Over the past few years mental health awareness is becoming more acknowledged by society, and Canadian employers are taking notice by planning an increase in employee medical leaves.
A recent survey taken by the Conference Board of Canada finds that 63 per cent of employers are currently offering stay-at-work programs to assist employees experiencing mental health challenges or chronic illness.
Some of the main health conditions employers believe are the most likely to cause increases in medical leaves include: mental health issue (42 per cent), cancer (15 per cent), or a musculoskeletal issue or injury (13 per cent). Because of this, Canadian employers are making programs that can help employees that are dealing with these health challenges while allowing them not to worry about the possibility of losing their jobs. The stay-at-work programs allow for flexible work hours or modified duties (95 per cent of employers), the offer of a different job (62 per cent), or telework (59 per cent).
Employers are also creating return-to-work programs for people who are unable to work during their leave. A total of 87 per cent of Canadian employers have these programs in place that allow employees to return to work while they recover.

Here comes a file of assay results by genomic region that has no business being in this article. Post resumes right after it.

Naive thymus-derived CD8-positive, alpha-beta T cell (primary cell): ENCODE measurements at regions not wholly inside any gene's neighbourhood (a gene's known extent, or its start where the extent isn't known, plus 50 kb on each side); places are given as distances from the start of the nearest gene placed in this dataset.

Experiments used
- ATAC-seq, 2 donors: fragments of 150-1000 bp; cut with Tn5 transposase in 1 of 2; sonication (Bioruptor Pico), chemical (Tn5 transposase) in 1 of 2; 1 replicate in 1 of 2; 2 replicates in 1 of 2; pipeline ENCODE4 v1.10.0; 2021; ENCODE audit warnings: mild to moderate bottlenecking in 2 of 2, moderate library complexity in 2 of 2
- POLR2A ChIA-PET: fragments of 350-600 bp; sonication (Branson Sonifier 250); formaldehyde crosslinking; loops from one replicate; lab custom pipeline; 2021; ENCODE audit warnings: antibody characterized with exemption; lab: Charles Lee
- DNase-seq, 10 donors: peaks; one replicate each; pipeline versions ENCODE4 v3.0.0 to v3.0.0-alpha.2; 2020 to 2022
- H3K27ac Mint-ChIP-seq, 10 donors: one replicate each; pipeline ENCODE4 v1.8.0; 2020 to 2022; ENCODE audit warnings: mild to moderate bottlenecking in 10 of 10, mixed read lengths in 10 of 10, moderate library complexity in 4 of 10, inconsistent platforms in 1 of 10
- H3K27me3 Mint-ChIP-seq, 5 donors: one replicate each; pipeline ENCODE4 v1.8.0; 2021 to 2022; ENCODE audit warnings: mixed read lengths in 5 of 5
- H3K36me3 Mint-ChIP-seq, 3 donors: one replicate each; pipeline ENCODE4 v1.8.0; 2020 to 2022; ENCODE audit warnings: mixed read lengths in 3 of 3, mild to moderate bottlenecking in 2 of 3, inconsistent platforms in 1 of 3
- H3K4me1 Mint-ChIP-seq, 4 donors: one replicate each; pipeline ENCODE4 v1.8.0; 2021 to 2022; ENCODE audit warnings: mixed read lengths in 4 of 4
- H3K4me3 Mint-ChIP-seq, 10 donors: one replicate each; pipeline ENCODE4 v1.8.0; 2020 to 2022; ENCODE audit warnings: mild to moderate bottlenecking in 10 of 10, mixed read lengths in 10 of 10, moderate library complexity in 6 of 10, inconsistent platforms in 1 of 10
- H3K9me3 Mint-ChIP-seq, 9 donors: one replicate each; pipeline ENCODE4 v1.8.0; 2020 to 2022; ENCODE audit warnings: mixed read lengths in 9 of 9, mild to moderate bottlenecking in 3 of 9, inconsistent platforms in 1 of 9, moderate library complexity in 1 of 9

In Canadian workplaces 68 per cent of employers have a formal strategy and 86 per cent have a written policy outlining the steps employees and supervisors should take if an employee requires time off work for a health issue, according to a survey by The Conference Board of Canada.
“Preventing illness and injury and promoting employee well-being are of critical importance to employers, but not all illness and injury can be prevented,” said Allison Cowan, director, total rewards and workplace health research at The Conference Board of Canada. “A large majority of Canadian employers recognize that absence and disability management programming is part of an effective overall organizational health management strategy.”